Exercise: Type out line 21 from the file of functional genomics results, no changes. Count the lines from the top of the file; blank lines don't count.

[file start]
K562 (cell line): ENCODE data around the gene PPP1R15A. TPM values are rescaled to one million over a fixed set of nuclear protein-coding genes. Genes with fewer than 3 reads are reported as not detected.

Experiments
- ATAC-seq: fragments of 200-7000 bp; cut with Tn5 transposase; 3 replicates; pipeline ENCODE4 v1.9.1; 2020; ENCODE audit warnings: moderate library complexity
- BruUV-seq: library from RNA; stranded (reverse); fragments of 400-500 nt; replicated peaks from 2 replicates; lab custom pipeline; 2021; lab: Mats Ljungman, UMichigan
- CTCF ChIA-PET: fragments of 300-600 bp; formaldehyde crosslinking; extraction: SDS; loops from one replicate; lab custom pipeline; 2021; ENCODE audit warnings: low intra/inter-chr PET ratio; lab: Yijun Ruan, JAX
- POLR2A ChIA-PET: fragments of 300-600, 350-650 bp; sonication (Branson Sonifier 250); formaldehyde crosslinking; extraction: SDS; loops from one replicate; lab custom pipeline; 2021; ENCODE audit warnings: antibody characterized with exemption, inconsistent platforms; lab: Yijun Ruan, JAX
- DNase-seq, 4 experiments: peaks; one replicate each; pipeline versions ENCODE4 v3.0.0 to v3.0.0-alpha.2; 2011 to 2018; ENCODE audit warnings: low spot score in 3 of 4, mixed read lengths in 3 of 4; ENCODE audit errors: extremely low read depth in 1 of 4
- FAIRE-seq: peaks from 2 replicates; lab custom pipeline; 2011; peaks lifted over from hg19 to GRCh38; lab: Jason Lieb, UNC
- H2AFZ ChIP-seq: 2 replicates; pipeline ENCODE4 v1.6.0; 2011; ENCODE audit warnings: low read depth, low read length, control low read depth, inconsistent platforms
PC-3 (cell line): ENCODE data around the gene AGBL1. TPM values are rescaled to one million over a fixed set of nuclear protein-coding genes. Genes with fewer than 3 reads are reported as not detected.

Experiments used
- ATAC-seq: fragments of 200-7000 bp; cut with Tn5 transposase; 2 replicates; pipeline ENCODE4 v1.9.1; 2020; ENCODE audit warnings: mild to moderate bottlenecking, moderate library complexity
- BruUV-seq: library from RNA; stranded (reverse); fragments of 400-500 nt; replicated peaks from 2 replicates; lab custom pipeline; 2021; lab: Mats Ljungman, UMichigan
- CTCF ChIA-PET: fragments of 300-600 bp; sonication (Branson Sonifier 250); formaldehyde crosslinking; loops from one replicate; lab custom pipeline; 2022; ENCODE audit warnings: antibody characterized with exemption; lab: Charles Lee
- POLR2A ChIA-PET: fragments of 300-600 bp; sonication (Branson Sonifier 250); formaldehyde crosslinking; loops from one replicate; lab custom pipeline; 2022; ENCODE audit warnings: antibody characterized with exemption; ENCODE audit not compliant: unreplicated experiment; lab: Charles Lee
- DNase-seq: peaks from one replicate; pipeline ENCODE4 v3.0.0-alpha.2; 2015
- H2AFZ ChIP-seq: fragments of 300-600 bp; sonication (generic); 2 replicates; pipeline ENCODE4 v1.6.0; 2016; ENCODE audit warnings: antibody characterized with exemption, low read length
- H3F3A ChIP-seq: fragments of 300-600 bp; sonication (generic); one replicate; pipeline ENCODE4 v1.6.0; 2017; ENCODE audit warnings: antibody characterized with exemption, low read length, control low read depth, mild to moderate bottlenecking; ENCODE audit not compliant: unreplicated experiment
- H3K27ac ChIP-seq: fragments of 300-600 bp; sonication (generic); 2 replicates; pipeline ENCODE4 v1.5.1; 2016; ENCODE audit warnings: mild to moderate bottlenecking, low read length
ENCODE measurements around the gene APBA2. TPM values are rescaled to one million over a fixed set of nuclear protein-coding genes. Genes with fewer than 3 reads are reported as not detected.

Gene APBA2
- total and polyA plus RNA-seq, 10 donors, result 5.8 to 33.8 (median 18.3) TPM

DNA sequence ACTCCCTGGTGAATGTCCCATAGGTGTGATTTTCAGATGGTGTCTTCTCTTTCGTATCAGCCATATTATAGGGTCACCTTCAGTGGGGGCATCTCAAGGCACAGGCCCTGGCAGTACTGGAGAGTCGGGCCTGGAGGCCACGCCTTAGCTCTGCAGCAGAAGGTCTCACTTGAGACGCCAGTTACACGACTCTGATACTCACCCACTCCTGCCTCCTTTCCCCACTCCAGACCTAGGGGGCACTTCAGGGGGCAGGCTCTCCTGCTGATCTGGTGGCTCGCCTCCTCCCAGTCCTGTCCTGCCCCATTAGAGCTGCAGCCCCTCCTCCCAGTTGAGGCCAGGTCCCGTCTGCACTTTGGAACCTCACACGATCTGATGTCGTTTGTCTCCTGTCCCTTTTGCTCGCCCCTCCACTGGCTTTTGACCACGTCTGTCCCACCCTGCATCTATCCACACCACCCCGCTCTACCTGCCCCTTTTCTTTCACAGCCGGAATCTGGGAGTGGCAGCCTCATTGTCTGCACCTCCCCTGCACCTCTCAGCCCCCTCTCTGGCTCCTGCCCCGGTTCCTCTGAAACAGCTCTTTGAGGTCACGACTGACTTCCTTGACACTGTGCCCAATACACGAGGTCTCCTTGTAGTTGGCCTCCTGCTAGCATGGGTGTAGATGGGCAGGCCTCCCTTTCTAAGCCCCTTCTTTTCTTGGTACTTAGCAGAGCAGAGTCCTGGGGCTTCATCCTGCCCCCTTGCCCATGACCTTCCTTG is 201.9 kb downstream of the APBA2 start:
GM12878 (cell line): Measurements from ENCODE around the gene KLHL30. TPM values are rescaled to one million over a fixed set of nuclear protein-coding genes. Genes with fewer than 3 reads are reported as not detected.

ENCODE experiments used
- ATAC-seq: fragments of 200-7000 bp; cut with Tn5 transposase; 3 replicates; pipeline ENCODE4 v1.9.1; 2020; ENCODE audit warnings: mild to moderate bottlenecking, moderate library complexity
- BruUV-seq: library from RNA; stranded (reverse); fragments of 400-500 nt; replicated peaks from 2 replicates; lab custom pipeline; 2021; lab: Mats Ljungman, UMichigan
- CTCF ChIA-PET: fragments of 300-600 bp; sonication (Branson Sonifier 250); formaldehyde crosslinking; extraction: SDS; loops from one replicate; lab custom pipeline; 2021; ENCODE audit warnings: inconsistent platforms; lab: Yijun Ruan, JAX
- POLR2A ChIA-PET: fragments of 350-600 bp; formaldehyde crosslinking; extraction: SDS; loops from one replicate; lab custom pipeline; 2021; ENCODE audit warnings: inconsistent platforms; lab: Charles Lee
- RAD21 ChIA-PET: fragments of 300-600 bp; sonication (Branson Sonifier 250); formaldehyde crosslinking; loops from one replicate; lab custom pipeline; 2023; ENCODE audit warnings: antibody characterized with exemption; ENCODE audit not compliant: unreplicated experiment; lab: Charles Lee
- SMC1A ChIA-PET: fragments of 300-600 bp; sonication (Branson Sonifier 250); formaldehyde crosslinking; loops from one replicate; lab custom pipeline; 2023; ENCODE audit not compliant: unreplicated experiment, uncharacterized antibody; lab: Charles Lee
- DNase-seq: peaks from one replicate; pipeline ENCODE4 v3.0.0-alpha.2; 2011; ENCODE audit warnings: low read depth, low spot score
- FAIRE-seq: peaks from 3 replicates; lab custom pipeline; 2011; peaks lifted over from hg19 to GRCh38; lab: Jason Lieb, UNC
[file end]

Gene APBA2